For the U.K., April 2012 was the wettest month of April in the modern meteorological record, the U.K. Met Office said in its news blog on Monday.
The preliminary estimate, taken on the 30th day of the month with rain still falling in areas, showed average rainfall of 121.8 mm, or 4.8 inches. Normally, the U.K. would see an average of 69.6 mm, or 2.7 inches, of rain for the month, the Met Office said. The old record was 120.3 mm, or 4.7 inches, set in 2000.
Comprehensive weather records for the U.K. date back to 1910, according to the Met Office.
Ironically, this wet month was the same one that saw official drought declaration expanded to cover most of England. Water-saving measures issued in March, impacting millions of people, were brought into effect.
The last week of April was exceptionally wet; so much so that some previously low-flowing streams were swelled out of their banks, according to the Daily News website and other reports on line.
Thunderstorms in parts of the South this weekend may become strong enough to threaten lives and property.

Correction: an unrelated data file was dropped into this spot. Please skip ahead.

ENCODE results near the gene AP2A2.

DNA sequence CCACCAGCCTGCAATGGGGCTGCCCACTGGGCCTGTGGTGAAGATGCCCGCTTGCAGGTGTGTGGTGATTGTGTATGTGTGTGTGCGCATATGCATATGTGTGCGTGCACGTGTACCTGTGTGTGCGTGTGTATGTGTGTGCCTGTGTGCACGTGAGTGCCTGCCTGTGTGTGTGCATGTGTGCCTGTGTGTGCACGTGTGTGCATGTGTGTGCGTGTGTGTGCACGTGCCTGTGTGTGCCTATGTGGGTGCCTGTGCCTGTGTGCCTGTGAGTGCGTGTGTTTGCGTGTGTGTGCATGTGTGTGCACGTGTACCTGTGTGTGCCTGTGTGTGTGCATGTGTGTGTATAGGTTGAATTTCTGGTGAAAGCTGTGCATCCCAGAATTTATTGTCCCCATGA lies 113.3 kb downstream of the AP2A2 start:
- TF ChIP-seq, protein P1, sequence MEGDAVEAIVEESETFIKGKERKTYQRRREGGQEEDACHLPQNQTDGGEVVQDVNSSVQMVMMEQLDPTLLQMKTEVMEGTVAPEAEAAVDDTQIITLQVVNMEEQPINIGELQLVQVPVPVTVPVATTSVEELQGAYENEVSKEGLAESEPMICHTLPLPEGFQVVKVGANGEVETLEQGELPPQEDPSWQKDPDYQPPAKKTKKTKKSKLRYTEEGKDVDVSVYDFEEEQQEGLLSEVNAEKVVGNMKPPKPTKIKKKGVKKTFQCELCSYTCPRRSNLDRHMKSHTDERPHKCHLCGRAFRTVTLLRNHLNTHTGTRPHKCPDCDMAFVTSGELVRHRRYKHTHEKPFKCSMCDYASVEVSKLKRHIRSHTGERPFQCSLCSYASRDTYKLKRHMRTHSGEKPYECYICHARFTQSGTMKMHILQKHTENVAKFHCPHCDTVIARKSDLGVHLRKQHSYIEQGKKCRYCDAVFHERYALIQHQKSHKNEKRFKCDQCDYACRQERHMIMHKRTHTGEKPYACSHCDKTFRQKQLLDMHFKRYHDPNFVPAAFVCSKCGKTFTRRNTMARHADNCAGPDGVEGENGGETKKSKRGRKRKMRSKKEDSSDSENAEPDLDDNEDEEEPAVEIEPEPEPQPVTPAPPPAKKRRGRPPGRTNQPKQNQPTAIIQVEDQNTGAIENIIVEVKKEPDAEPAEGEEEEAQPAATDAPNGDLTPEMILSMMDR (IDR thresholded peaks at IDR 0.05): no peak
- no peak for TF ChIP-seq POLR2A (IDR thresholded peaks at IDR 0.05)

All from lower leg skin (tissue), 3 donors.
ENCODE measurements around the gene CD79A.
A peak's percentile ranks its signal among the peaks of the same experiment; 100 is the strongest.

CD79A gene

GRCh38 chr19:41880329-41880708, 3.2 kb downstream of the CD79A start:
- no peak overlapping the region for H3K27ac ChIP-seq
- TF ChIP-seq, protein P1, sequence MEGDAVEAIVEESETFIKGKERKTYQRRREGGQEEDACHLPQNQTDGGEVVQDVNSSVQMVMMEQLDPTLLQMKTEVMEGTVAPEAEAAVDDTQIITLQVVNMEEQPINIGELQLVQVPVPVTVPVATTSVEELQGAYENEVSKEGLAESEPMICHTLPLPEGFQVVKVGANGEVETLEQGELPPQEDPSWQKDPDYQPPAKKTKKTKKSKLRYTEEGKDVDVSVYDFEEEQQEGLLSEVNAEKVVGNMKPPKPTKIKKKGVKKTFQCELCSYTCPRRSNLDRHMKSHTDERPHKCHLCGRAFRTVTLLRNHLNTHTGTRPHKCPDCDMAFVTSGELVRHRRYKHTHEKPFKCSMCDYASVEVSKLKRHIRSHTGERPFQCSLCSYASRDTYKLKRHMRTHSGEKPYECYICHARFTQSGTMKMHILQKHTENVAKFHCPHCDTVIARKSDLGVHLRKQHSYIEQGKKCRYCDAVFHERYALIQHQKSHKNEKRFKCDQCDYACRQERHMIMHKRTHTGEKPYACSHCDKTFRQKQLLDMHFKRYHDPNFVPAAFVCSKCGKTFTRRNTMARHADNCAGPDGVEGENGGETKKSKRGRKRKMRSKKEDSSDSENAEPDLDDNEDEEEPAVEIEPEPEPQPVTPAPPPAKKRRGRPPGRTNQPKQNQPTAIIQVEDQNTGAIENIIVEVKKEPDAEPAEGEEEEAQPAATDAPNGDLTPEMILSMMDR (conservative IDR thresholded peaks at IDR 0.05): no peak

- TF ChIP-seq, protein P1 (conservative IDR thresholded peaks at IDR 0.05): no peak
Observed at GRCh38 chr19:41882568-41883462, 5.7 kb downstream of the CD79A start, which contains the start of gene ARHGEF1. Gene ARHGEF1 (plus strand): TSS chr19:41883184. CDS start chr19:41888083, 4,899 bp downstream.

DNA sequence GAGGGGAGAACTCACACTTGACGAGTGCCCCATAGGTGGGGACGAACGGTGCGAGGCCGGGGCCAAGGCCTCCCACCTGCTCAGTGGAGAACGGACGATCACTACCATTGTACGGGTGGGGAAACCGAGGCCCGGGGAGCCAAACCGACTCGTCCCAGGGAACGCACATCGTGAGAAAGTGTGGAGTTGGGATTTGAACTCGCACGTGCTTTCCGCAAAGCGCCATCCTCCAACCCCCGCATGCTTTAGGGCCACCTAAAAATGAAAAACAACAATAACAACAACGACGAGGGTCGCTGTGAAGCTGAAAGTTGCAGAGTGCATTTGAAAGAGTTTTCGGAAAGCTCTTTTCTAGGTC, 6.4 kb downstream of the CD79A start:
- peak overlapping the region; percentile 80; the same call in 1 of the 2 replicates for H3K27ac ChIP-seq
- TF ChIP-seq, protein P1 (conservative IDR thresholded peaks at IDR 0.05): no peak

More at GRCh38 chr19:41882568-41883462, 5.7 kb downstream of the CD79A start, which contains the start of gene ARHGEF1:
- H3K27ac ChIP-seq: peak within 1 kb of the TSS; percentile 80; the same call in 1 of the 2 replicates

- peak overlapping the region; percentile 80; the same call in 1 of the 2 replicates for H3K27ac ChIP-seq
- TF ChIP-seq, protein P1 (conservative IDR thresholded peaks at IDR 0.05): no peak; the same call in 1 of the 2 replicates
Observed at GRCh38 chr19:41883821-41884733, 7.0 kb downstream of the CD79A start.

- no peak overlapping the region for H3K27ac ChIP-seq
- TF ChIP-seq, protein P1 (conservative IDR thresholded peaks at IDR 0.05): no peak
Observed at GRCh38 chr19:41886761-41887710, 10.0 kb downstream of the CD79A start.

A storm brought heavy snow and travel headaches across the Northeast on Tuesday.
Warm air is forecast to surge into much of the eastern half of the nation by the weekend and will be accompanied by heavy rain and flooding risk in some locations.
On this week's edition of AccuWeather LIVE, we'll take a look at an upcoming winter storm and how it may affect holiday travel.
Detroit will get a break from snow toward the end of the week as milder air arrives for the city.
As record-challenging warmth air pays a brief visit to the Eastern states, delays from rain, fog, ice and snow will be on the increase this weekend over much of the nation for early holiday travelers.
New Haven, CT (1779)
First big snowstorm of "Hard Winter" - 17" at New Haven.
New York City (1917)
Central Park: -1 degrees, earliest zero reading.
Las Vegas, NV (1984)
Trace of snow fell.